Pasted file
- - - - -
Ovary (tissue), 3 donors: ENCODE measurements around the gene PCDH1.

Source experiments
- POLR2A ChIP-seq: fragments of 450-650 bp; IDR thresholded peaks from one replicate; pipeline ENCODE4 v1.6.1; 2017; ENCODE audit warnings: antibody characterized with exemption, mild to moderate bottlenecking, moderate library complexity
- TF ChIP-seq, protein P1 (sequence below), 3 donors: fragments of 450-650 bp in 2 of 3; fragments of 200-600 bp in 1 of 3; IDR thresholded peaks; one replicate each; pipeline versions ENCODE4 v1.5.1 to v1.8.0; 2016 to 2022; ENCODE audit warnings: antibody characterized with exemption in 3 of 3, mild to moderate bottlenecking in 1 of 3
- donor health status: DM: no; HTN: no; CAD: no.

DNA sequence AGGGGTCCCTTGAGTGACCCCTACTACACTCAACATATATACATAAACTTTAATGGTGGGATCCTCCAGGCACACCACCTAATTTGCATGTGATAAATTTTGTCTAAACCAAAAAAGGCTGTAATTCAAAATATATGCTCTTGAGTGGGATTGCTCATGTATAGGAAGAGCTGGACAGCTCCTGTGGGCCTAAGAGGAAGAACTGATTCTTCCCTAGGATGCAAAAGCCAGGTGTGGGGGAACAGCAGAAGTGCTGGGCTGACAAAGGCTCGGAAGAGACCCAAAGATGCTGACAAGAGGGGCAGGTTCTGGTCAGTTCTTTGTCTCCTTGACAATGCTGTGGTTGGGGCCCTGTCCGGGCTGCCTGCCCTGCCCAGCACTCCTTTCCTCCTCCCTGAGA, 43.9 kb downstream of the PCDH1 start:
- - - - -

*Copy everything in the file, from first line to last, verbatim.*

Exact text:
Ovary (tissue), 3 donors: ENCODE measurements around the gene PCDH1.

Source experiments
- POLR2A ChIP-seq: fragments of 450-650 bp; IDR thresholded peaks from one replicate; pipeline ENCODE4 v1.6.1; 2017; ENCODE audit warnings: antibody characterized with exemption, mild to moderate bottlenecking, moderate library complexity
- TF ChIP-seq, protein P1 (sequence below), 3 donors: fragments of 450-650 bp in 2 of 3; fragments of 200-600 bp in 1 of 3; IDR thresholded peaks; one replicate each; pipeline versions ENCODE4 v1.5.1 to v1.8.0; 2016 to 2022; ENCODE audit warnings: antibody characterized with exemption in 3 of 3, mild to moderate bottlenecking in 1 of 3
- donor health status: DM: no; HTN: no; CAD: no.

DNA sequence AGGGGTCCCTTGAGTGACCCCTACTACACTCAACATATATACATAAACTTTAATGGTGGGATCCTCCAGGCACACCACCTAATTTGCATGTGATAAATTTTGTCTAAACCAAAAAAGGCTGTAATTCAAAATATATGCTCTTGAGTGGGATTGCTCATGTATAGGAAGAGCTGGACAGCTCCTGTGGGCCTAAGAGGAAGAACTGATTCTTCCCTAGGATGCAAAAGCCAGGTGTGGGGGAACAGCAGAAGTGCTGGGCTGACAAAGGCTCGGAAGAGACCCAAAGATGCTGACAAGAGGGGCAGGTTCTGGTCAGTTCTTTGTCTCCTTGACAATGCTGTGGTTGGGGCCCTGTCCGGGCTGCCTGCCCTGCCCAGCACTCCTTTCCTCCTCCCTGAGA, 43.9 kb downstream of the PCDH1 start: